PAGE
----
5

I have some data like

<td><a href="data1">abc</a> ... <a href="data2">abc</a> ... <a href="data3">abc</a>

( Would refer to above line as data in code below )

I need data1 in between the first " and " so I do

echo 'data' | sed 's/.*"\(.*\)".*/\1/'

but it returns me the last string in between " and " always, i.e in this case it would return me data3 instead instead of data1

In order to get data1, I end up doing

echo 'data' | sed 's/.*"\(.*\)".*".*".*".*".*/\1/'

How do I get data1 without this much of redundancy in sed

10

The .* in the regex pattern is greedy, it matches as long a string as it can, so the quotes that are matched will be the last ones.

Since the separator is only one character here, we can use an inverted bracket group to match anything but a quote, i.e. [^"], and then repeats of that to match a number of characters that aren't quotes.

$ echo '... "foo" ... "bar" ...' | sed 's/[^"]*"\([^"]*\)".*/\1/'
foo

Another way would be to just remove everything up to the first quote, then remove everything starting from the (new) first quote:

$ echo '... "foo" ... "bar" ...' | sed 's/^[^"]*"//; s/".*$//'
foo

In Perl regexes, the * and + specifiers can be made non-greedy by appending a question mark, so .*? would anything, but as few characters/bytes as possible.

  • 3
    cut -d \" -f 2 should be enough – Stéphane Chazelas Aug 1 '17 at 13:29
  • Your solutions worked, but I really didn't understand the working of [^"]*. Could you please give an explanation or provide a link for it's explanation – GypsyCosmonaut Aug 1 '17 at 13:41
  • 1
    To complicate things further, see also *+ in perl for super-greedy (won't give anything back, won't backtrack). s/^.*+"(.*?)".*/$1/ would not even match as the .*+ would match the whole line and not backtrack to allow the rest to be matched. s/^[^"]*+"(.*?)".*/ could in theory improve performance though I'd expect perl would know how to optimise it in that case. – Stéphane Chazelas Aug 1 '17 at 14:33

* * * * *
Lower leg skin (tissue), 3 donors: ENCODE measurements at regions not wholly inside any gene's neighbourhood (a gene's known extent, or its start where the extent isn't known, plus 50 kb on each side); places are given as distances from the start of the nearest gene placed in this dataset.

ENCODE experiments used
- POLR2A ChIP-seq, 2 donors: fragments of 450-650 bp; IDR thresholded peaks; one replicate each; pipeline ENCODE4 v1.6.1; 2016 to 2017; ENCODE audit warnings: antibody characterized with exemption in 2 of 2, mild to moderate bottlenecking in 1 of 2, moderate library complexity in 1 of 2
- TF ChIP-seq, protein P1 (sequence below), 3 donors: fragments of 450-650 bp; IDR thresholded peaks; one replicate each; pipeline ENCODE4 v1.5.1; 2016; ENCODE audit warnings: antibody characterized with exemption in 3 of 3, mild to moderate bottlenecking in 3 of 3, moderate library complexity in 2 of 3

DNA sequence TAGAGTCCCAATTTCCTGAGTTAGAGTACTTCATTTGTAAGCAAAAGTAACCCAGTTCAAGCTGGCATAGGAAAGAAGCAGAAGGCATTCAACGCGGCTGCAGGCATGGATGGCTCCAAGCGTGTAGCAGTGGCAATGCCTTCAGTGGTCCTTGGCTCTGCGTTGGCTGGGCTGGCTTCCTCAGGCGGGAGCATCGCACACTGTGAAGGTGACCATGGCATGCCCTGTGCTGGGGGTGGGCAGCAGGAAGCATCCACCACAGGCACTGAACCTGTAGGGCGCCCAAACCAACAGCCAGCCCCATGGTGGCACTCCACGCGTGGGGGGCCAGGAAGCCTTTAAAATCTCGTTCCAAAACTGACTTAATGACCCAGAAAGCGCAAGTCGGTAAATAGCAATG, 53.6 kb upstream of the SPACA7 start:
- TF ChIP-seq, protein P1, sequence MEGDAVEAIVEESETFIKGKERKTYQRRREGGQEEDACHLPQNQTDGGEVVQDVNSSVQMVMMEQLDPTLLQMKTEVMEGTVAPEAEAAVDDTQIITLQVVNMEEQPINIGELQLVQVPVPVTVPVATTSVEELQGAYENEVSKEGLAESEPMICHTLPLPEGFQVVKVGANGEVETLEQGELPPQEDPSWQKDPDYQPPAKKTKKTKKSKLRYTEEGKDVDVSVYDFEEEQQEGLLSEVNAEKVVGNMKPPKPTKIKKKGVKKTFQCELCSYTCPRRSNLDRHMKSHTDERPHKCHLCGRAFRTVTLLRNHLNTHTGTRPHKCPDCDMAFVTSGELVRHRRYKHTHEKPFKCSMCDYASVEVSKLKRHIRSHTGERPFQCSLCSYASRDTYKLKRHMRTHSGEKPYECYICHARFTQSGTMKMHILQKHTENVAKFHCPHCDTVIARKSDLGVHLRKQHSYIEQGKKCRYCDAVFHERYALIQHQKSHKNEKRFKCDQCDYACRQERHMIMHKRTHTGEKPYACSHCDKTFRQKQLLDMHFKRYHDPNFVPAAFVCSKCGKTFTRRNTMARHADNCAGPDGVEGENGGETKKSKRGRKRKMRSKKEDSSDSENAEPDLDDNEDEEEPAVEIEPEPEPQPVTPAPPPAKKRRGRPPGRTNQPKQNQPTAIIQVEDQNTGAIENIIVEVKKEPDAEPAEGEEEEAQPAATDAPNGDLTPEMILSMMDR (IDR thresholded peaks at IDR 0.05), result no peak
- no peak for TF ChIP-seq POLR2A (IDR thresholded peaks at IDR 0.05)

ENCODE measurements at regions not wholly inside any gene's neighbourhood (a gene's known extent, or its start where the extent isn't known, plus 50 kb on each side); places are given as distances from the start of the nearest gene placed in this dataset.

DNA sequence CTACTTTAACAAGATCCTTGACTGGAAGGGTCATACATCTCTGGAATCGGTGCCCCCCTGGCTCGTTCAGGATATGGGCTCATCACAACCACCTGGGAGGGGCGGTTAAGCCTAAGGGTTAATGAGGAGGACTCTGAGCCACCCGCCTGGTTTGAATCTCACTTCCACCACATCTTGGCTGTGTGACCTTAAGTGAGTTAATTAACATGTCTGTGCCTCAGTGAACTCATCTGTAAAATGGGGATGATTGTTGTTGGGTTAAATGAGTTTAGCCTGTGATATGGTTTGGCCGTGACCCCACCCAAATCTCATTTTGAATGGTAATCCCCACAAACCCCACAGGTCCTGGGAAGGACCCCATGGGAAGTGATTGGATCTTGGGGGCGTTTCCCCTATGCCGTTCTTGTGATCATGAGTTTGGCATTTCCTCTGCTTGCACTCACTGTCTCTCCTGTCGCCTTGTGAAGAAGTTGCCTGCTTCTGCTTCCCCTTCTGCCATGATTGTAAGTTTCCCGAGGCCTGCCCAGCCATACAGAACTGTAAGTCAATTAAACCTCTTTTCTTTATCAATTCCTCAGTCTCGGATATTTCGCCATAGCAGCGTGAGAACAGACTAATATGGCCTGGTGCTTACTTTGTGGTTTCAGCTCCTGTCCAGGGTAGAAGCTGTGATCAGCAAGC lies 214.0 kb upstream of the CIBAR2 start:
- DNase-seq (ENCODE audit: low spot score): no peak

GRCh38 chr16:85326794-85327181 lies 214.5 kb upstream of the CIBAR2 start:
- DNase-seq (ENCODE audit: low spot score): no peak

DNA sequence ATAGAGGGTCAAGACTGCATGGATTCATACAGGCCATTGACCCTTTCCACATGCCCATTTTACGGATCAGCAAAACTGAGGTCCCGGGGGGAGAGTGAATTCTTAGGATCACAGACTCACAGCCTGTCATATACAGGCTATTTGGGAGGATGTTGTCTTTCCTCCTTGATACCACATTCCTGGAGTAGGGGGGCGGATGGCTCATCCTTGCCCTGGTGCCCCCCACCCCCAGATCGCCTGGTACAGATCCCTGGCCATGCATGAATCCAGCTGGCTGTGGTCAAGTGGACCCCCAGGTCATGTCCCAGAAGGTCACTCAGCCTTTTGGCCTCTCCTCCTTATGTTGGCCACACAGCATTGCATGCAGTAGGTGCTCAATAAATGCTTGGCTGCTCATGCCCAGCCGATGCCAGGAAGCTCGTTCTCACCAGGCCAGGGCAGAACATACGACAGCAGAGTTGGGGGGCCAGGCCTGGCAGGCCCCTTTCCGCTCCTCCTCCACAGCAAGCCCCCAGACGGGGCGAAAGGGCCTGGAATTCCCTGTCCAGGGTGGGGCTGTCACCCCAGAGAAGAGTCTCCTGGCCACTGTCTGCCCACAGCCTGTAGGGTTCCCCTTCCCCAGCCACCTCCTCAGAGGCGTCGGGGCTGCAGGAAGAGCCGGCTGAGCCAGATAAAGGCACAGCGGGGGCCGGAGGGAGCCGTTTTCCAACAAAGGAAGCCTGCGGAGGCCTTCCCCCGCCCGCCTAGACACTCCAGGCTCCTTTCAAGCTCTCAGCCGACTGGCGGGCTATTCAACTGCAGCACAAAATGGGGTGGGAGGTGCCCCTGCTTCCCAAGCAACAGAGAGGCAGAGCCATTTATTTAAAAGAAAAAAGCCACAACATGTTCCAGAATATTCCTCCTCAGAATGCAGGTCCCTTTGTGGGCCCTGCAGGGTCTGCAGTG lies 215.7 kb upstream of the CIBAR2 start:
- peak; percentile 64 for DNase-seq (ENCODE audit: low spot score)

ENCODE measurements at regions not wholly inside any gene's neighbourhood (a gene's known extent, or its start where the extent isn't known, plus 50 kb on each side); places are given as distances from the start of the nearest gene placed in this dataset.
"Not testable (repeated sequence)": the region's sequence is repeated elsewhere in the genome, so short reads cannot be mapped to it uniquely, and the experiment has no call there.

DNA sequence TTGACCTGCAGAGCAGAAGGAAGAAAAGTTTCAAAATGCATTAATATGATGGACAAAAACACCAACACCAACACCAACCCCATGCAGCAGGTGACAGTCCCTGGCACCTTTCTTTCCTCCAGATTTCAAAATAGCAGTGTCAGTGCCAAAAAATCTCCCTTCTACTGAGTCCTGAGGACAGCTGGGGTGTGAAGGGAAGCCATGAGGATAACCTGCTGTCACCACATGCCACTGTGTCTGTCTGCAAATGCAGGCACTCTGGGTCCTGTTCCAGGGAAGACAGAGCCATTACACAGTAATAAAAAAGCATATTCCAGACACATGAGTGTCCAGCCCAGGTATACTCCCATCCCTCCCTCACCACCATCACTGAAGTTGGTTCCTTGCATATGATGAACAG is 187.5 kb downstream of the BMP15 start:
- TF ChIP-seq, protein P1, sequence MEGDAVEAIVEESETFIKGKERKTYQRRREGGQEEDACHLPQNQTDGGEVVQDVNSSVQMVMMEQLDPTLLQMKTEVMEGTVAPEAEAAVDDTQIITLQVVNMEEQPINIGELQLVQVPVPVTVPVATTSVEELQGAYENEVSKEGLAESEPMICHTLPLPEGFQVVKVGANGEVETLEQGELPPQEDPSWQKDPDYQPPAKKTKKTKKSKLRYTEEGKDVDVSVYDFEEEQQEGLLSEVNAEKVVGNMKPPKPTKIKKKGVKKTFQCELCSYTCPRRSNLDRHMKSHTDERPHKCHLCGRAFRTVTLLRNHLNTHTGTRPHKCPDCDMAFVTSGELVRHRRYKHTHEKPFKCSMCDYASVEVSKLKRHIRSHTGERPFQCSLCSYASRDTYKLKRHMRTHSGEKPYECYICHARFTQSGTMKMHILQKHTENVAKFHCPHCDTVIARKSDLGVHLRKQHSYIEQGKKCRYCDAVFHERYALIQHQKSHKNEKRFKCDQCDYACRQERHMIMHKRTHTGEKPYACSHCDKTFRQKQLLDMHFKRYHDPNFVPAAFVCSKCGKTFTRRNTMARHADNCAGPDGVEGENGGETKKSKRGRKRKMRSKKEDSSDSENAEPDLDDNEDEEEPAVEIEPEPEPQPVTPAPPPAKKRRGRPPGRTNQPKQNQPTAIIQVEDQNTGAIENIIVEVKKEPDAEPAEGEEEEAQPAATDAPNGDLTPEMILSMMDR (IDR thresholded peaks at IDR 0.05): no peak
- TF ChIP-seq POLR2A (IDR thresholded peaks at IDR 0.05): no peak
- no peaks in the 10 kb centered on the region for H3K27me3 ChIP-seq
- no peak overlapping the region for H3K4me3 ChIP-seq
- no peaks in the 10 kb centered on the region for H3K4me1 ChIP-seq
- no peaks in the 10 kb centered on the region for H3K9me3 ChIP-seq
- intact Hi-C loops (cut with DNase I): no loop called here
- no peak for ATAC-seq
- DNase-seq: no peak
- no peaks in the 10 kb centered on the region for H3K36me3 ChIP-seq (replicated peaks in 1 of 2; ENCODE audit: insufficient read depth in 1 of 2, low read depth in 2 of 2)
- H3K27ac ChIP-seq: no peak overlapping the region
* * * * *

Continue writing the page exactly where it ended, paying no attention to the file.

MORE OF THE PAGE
4

I won't bore you with the classic warning against using simple regular expressions to parse HTML. Suffice it to say that you should use a dedicated parser instead. That said, the issue here is that sed uses greedy matching. So it will always match the longest possible string. This means that your .* goes on for ever and matches the entire line.

You could do this in sed (see below), but using a tool that allows non-greedy matches would be simpler:

$ perl -pe 's/.*?"(.*?)".*/$1/' file
data1

Since sed doesn't support non-greedy matches, you need some other trickery. The simplest would be to use the "not quotes" approach in ikkachu's answer. Here's an alternative:

$ rev file | sed 's/.*"\(.*\)".*/\1/' | rev
data1

This just reverses the file (rev), uses your original approach which now works since the 1st occurrence is now the last, and then reverses the file back again.

  • rev is nice until I learn perl regex, thanks – GypsyCosmonaut Aug 1 '17 at 13:48
  • HTML::Parser or HTML::TokeParser are good modules to start with for parsing HTML. and add in LWP if you need to fetch the HTML first (e.g. write a web-scraping robot). – cas Aug 2 '17 at 5:16
4

Here are a couple of ways you could pull out data1 from your input:

grep -oP '^[^"]*"\K[^"]*'

sed -ne '
   /\n/!{y/"/\n/;D;}
   P
'

perl -lne '/"([^"]*)"/ and print($1),last'
3

While Question is not tagged with awk, but why not using it as it's simply as it is:

awk -F\" '{print $2}' infile.txt 
2

You can also use a non greedy search using perl regular expression's look ahead and look behind:

cat data | grep -Po '(?<=href=").*?(?=")' | head -n1
  • 1
    grep -Po '^.*?href="\K.*?(?=")' to return only the first of each line. – Stéphane Chazelas Aug 1 '17 at 16:32

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